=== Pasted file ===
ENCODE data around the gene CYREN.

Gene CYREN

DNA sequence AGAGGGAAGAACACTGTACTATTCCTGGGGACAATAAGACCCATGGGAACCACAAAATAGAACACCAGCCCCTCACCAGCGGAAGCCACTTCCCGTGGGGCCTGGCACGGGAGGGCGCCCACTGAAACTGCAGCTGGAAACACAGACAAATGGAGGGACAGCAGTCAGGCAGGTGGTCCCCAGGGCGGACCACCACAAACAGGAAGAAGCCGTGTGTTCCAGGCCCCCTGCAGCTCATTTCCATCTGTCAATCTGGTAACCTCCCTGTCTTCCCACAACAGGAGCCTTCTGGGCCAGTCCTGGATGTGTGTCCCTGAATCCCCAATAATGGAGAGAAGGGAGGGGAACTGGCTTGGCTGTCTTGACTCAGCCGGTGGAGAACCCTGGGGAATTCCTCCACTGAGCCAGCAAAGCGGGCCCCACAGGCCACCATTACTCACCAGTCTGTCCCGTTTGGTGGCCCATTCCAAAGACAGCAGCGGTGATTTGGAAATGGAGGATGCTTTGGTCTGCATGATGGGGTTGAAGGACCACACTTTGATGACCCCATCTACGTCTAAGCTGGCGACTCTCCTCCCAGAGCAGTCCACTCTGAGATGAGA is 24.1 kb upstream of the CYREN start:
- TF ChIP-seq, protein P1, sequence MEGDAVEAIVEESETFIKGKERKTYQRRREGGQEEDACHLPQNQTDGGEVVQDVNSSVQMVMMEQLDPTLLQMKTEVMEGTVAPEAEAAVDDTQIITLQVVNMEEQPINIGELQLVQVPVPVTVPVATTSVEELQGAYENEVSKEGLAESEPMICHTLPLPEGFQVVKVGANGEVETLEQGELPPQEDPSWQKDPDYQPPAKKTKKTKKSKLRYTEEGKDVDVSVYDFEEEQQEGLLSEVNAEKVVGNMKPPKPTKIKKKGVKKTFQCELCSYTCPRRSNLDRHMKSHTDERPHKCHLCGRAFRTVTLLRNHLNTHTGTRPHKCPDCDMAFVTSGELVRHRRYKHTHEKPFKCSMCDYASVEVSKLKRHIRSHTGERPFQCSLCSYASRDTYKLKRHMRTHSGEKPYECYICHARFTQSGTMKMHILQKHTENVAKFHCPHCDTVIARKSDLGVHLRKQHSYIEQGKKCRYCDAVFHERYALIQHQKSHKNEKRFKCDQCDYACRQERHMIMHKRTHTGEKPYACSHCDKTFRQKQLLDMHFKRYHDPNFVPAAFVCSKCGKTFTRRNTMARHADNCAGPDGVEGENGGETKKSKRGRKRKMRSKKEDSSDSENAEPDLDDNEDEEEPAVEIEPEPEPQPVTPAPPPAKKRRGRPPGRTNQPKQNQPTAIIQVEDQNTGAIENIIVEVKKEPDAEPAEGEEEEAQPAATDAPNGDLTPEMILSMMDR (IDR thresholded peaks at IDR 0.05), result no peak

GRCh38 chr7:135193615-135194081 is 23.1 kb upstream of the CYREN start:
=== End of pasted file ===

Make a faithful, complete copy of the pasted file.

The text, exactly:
ENCODE data around the gene CYREN.

Gene CYREN

DNA sequence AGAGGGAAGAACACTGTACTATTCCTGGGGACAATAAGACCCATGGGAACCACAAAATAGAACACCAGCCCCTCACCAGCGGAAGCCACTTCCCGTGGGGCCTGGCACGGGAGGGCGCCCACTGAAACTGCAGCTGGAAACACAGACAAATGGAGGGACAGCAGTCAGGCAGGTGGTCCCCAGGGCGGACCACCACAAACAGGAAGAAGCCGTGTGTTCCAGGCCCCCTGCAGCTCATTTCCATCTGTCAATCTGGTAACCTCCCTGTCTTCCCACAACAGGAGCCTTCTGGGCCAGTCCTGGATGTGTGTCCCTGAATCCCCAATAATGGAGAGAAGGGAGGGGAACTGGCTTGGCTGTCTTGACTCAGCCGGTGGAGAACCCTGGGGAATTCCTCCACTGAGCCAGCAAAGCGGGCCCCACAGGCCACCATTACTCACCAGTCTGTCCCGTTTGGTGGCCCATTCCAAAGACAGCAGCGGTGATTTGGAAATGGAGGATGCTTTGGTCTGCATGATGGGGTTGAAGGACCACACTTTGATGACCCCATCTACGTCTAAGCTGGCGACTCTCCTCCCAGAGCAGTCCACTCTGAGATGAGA is 24.1 kb upstream of the CYREN start:
- TF ChIP-seq, protein P1, sequence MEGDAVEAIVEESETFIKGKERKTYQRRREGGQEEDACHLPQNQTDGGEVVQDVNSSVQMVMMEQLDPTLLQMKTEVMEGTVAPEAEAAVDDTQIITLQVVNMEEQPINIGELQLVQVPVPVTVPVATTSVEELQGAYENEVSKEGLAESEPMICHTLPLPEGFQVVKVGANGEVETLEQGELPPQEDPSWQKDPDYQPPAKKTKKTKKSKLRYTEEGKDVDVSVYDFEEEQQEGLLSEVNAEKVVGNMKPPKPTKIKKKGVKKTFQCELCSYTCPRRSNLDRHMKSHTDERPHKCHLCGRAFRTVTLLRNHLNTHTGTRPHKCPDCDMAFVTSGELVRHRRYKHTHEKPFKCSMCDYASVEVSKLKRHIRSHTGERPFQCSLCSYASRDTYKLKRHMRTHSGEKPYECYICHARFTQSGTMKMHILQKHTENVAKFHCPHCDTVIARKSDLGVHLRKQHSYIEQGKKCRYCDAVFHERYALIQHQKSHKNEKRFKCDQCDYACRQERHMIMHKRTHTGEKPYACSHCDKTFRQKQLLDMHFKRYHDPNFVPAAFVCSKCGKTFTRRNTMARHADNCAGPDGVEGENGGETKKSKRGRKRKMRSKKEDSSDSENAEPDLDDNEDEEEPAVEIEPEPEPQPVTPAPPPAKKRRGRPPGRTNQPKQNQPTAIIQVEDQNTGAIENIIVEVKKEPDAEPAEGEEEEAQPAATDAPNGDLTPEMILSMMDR (IDR thresholded peaks at IDR 0.05), result no peak

GRCh38 chr7:135193615-135194081 is 23.1 kb upstream of the CYREN start: